And then, soon after, you start to internalize them and spit it back out.
They say that by the age of 12, kids have seen over one million advertisements, and that doesn’t even include the media portrayals of women they see in television, film, music and video – the majority of which have at least something in common with that beer commercial. That’s why, if I was going to invent a female protagonist for a movie or a book or a play, she wouldn’t look like Gal Gadot. No sir. She would be a stealth operator, a sleeper cell in the heart of America, a girl no one on earth would feel threatened by, someone absolutely nice. On the outside, she’d seem like the humanoid equivalent of a tabby cat: she could walk right by you and you might not even notice. But inside, where no one could see her or attack her or tweet about her or call her stupid or a groupie or a slut, she’d be this seething mass of secret talent: more creative and special and kickass than every single boy in every single band that would surround her night and day.
Because of course, my protagonist would be a musician. She’d love rock ‘n roll. But unlike so many of its practitioners, she would be polite about it, not arrogant. She would always say thank you to her guitar techs when they handed her guitars. She wouldn’t crave attention for herself. She wouldn’t have a giant gaping hole in her soul in the place where her self-worth should be. She wouldn’t pop the tops off frothy beer cans, or even wear lipstick: indeed, one time, when you showed her how to use your under eyeliner, she would wipe it off and go, "That looks ridiculous on me." She wouldn’t have publicity pictures of herself looking soulful or lost or sexy, she wouldn’t pout or show cleavage, she wouldn’t live in Hollywood, date celebrities, or eat vegan, she would wouldn’t watch her weight.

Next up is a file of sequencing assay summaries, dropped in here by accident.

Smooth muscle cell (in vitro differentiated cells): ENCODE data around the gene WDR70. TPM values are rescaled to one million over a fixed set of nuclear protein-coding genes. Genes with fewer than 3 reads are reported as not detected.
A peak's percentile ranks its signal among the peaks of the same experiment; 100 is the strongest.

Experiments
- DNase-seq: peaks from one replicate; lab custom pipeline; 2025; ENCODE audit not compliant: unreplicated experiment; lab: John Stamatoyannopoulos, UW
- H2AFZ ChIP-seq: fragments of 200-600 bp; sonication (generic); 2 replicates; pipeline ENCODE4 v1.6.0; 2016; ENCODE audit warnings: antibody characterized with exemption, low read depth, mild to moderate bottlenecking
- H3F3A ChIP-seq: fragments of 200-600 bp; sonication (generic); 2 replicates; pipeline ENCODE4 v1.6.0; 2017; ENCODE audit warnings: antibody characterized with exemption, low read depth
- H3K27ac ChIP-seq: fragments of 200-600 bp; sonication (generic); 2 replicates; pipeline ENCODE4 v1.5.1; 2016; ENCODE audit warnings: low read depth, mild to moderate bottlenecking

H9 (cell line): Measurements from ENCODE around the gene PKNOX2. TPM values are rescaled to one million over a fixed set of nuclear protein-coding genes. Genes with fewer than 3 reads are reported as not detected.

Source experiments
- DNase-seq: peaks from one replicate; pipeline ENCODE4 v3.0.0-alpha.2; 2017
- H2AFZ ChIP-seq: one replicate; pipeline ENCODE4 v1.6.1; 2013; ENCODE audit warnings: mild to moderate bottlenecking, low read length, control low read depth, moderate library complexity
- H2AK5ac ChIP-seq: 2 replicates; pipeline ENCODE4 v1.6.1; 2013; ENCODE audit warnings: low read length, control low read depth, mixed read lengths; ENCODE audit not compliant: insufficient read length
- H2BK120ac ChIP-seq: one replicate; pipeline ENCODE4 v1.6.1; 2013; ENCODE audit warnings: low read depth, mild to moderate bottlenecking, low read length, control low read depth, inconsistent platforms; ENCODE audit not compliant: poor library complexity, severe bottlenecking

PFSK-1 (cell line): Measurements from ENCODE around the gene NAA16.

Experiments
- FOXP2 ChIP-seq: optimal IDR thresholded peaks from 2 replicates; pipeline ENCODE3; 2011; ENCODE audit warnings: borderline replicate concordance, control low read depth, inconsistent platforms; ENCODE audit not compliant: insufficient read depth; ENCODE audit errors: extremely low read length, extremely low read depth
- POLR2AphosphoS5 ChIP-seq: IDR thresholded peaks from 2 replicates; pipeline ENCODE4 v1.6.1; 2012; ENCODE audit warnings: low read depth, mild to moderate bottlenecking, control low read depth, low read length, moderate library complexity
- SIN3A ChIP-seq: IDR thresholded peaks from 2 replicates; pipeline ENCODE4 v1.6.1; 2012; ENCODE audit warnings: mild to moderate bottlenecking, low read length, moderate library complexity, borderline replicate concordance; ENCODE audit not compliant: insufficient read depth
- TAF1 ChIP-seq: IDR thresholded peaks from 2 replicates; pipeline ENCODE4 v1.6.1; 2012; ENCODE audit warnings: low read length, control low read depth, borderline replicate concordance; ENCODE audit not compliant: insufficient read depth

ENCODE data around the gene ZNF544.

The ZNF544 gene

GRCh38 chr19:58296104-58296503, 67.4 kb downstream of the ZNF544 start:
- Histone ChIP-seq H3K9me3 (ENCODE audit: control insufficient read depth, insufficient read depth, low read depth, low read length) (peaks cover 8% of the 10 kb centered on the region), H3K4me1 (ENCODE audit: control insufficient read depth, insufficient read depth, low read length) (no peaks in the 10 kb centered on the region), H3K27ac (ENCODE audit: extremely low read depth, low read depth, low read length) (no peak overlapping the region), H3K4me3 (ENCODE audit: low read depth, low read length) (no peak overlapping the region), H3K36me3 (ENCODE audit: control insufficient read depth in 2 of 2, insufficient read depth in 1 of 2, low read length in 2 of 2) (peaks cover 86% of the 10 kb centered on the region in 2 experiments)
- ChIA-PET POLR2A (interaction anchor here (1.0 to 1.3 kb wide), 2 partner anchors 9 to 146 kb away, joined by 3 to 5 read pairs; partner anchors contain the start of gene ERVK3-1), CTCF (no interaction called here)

She wouldn’t even KNOW her weight, that’s how badass this protagonist would be.
And when people would say, “I sure wish there were more people like her,” she’d reach behind her back and say, “Really? Well that’s good…” And then she’d pull another person forward and say, “Because guess what? I have an identical twin sister.“
Of course such a person couldn’t exist, it sounds too novelistic. And if she did exist, she wouldn’t start out being successful on her own, because it’s probable that the first band she was in would underestimate her drive and musicality and talent. In my novel, that’s what would happen, anyway… until my protagonist would take a break from that band and put out one of the most iconic, most sampled, most delightful, most revered records of the 1990s, a record with a single that nothing will ever quit on.
In short, until she dropped the mic on them.
Of course, that story couldn’t even happen in today’s music industry, wherein the way women have been treated has been solidified by a forty year downward spiral of marginalization, objectification and just general ishy-ness. But if something even close to that occurred somehow, back then in the 1990s – and I’m not even saying it did -- than the person who it happened to would be my Malcolm X.
What I am trying to say here is that, just by existing, Kim Deal speaks truth to power. Only Kim Deal doesn’t speak it. She IS it. (And Kelley too, of course.)
Anyway, that’s what I thought, the second I walked into the Rickshaw Stop last week, which happened to be the exact same second that Breeders stepped on stage, since it was an early show and I kind of mistimed getting there. I walked in, and Kim opened her mouth, and I was like… plunged into some kind of sci-fi vortex, into the alternate universe from whence I emerged from, stumbling awfully, all those years ago.
The club, which holds, like, 200 people, was super, super, super packed, but nevertheless I was drawn on a heart-string forward into the maw of the crowd, and it didn’t matter if I wriggled by people, pressing the flesh, because they were all my height, and anyway, it was a warm place, full of love. I had to smash myself against the wall to move myself forward, and then I ran into a little, low, table, and I stood on it, where the view was perfect. A girl took my hand to steady me as I climbed up.